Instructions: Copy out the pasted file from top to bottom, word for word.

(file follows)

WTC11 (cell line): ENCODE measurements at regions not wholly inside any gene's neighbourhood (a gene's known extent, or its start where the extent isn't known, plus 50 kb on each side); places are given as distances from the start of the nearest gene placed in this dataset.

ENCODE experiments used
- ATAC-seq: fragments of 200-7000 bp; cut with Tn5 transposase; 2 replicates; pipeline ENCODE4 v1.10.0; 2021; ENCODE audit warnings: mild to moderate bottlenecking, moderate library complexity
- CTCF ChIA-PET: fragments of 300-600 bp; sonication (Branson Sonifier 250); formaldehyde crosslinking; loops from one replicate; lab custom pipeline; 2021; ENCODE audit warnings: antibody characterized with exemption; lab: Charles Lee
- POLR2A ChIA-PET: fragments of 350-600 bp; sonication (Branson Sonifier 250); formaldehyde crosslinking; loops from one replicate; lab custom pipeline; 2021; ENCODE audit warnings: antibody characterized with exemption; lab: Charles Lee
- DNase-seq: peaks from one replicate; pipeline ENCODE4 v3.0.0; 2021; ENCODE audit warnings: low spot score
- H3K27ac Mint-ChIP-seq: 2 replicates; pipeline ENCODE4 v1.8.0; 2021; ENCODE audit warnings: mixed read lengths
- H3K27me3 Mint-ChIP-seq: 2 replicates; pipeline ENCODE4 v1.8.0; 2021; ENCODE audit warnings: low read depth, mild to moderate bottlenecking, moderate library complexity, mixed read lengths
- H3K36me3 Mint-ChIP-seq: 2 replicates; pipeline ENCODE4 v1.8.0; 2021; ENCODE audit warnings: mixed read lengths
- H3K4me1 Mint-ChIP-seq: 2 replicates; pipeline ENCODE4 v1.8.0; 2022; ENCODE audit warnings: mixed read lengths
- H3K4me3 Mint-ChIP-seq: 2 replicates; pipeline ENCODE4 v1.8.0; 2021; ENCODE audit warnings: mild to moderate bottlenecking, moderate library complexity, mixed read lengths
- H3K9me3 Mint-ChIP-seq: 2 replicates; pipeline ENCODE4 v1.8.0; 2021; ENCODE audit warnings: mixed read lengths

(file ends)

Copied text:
WTC11 (cell line): ENCODE measurements at regions not wholly inside any gene's neighbourhood (a gene's known extent, or its start where the extent isn't known, plus 50 kb on each side); places are given as distances from the start of the nearest gene placed in this dataset.

ENCODE experiments used
- ATAC-seq: fragments of 200-7000 bp; cut with Tn5 transposase; 2 replicates; pipeline ENCODE4 v1.10.0; 2021; ENCODE audit warnings: mild to moderate bottlenecking, moderate library complexity
- CTCF ChIA-PET: fragments of 300-600 bp; sonication (Branson Sonifier 250); formaldehyde crosslinking; loops from one replicate; lab custom pipeline; 2021; ENCODE audit warnings: antibody characterized with exemption; lab: Charles Lee
- POLR2A ChIA-PET: fragments of 350-600 bp; sonication (Branson Sonifier 250); formaldehyde crosslinking; loops from one replicate; lab custom pipeline; 2021; ENCODE audit warnings: antibody characterized with exemption; lab: Charles Lee
- DNase-seq: peaks from one replicate; pipeline ENCODE4 v3.0.0; 2021; ENCODE audit warnings: low spot score
- H3K27ac Mint-ChIP-seq: 2 replicates; pipeline ENCODE4 v1.8.0; 2021; ENCODE audit warnings: mixed read lengths
- H3K27me3 Mint-ChIP-seq: 2 replicates; pipeline ENCODE4 v1.8.0; 2021; ENCODE audit warnings: low read depth, mild to moderate bottlenecking, moderate library complexity, mixed read lengths
- H3K36me3 Mint-ChIP-seq: 2 replicates; pipeline ENCODE4 v1.8.0; 2021; ENCODE audit warnings: mixed read lengths
- H3K4me1 Mint-ChIP-seq: 2 replicates; pipeline ENCODE4 v1.8.0; 2022; ENCODE audit warnings: mixed read lengths
- H3K4me3 Mint-ChIP-seq: 2 replicates; pipeline ENCODE4 v1.8.0; 2021; ENCODE audit warnings: mild to moderate bottlenecking, moderate library complexity, mixed read lengths
- H3K9me3 Mint-ChIP-seq: 2 replicates; pipeline ENCODE4 v1.8.0; 2021; ENCODE audit warnings: mixed read lengths